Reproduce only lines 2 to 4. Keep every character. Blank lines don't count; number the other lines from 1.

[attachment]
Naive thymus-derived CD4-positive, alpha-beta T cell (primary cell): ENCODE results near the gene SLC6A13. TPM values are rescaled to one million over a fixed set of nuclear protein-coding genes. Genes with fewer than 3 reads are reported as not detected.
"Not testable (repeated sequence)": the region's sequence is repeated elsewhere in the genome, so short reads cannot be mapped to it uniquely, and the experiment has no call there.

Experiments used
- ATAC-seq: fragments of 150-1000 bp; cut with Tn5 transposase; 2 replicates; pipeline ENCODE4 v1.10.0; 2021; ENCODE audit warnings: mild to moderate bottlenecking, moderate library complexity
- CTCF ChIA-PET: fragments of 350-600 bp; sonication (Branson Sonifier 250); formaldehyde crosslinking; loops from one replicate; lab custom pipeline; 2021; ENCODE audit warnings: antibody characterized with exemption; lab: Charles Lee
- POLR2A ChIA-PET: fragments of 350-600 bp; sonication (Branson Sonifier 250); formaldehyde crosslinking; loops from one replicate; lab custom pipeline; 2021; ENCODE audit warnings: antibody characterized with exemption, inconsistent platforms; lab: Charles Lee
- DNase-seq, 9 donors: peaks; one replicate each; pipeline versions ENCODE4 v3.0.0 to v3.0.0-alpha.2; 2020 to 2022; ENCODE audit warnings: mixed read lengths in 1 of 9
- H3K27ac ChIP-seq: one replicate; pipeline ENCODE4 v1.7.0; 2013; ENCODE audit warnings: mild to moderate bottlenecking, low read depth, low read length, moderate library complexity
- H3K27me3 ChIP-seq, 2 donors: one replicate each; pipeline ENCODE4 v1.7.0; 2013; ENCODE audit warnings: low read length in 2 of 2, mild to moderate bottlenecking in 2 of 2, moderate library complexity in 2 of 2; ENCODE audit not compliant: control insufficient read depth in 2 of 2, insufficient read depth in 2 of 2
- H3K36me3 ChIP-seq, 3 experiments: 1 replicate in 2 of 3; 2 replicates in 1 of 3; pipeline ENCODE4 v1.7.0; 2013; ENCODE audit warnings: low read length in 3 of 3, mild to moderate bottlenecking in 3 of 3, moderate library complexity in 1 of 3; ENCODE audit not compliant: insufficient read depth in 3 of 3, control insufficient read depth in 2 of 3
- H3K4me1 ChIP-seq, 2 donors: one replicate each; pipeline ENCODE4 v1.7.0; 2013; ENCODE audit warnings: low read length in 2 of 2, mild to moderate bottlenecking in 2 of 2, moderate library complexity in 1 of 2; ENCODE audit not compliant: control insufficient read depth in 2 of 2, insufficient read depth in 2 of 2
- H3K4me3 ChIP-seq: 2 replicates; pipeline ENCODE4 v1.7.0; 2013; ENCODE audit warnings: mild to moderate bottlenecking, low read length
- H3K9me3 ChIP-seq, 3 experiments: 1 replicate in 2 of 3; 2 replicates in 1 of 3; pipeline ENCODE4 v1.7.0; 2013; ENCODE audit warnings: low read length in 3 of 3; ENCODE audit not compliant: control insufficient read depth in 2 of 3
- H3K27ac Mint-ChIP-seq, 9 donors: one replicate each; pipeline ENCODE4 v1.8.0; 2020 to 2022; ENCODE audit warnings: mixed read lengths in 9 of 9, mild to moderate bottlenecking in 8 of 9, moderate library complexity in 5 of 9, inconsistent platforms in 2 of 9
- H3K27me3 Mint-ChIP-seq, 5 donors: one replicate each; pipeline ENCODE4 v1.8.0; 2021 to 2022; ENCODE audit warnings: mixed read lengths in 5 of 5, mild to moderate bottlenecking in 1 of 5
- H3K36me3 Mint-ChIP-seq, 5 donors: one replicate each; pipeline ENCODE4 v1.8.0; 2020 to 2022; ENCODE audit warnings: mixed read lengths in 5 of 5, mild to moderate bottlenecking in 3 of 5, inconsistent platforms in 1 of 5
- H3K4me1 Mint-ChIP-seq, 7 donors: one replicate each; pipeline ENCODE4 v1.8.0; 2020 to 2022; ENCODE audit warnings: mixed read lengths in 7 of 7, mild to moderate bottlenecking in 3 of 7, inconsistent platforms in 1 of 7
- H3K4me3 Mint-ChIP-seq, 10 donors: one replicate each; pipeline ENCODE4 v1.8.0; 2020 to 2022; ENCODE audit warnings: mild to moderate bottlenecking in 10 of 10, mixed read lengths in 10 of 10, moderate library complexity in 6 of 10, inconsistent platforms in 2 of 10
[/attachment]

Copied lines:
"Not testable (repeated sequence)": the region's sequence is repeated elsewhere in the genome, so short reads cannot be mapped to it uniquely, and the experiment has no call there.

Experiments used
- ATAC-seq: fragments of 150-1000 bp; cut with Tn5 transposase; 2 replicates; pipeline ENCODE4 v1.10.0; 2021; ENCODE audit warnings: mild to moderate bottlenecking, moderate library complexity